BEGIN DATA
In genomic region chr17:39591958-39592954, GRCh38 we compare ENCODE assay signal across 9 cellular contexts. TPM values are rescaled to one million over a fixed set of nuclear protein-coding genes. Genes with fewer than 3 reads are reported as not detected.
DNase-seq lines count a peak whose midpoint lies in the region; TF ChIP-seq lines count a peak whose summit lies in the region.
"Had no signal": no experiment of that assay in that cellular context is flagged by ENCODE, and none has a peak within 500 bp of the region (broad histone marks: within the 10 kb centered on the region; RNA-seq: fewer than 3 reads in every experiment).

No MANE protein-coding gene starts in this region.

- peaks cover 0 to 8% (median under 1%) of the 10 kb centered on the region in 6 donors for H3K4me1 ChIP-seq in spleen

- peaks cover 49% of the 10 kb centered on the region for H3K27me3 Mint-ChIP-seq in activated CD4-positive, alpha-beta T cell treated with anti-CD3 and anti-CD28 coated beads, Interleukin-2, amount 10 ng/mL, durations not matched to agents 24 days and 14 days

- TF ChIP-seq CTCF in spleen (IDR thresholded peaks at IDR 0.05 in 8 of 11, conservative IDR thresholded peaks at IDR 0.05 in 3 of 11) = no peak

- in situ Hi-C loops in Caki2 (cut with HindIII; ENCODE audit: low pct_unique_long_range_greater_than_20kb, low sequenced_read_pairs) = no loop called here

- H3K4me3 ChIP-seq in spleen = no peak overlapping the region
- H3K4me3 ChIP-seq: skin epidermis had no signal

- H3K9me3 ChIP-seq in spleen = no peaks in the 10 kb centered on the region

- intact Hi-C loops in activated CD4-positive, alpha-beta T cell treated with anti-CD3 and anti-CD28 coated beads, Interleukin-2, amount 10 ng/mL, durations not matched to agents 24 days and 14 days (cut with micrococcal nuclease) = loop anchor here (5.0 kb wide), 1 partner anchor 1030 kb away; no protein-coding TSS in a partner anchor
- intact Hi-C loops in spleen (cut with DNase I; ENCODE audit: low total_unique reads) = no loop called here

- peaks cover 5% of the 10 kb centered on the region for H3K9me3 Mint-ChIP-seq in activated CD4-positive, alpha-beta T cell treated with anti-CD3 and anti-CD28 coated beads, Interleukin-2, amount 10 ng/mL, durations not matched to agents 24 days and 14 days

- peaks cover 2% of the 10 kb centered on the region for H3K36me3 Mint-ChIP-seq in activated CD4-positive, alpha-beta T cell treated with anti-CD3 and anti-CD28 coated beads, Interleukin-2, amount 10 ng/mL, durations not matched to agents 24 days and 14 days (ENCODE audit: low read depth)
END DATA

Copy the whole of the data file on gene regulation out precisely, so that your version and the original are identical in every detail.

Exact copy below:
In genomic region chr17:39591958-39592954, GRCh38 we compare ENCODE assay signal across 9 cellular contexts. TPM values are rescaled to one million over a fixed set of nuclear protein-coding genes. Genes with fewer than 3 reads are reported as not detected.
DNase-seq lines count a peak whose midpoint lies in the region; TF ChIP-seq lines count a peak whose summit lies in the region.
"Had no signal": no experiment of that assay in that cellular context is flagged by ENCODE, and none has a peak within 500 bp of the region (broad histone marks: within the 10 kb centered on the region; RNA-seq: fewer than 3 reads in every experiment).

No MANE protein-coding gene starts in this region.

- peaks cover 0 to 8% (median under 1%) of the 10 kb centered on the region in 6 donors for H3K4me1 ChIP-seq in spleen

- peaks cover 49% of the 10 kb centered on the region for H3K27me3 Mint-ChIP-seq in activated CD4-positive, alpha-beta T cell treated with anti-CD3 and anti-CD28 coated beads, Interleukin-2, amount 10 ng/mL, durations not matched to agents 24 days and 14 days

- TF ChIP-seq CTCF in spleen (IDR thresholded peaks at IDR 0.05 in 8 of 11, conservative IDR thresholded peaks at IDR 0.05 in 3 of 11) = no peak

- in situ Hi-C loops in Caki2 (cut with HindIII; ENCODE audit: low pct_unique_long_range_greater_than_20kb, low sequenced_read_pairs) = no loop called here

- H3K4me3 ChIP-seq in spleen = no peak overlapping the region
- H3K4me3 ChIP-seq: skin epidermis had no signal

- H3K9me3 ChIP-seq in spleen = no peaks in the 10 kb centered on the region

- intact Hi-C loops in activated CD4-positive, alpha-beta T cell treated with anti-CD3 and anti-CD28 coated beads, Interleukin-2, amount 10 ng/mL, durations not matched to agents 24 days and 14 days (cut with micrococcal nuclease) = loop anchor here (5.0 kb wide), 1 partner anchor 1030 kb away; no protein-coding TSS in a partner anchor
- intact Hi-C loops in spleen (cut with DNase I; ENCODE audit: low total_unique reads) = no loop called here

- peaks cover 5% of the 10 kb centered on the region for H3K9me3 Mint-ChIP-seq in activated CD4-positive, alpha-beta T cell treated with anti-CD3 and anti-CD28 coated beads, Interleukin-2, amount 10 ng/mL, durations not matched to agents 24 days and 14 days

- peaks cover 2% of the 10 kb centered on the region for H3K36me3 Mint-ChIP-seq in activated CD4-positive, alpha-beta T cell treated with anti-CD3 and anti-CD28 coated beads, Interleukin-2, amount 10 ng/mL, durations not matched to agents 24 days and 14 days (ENCODE audit: low read depth)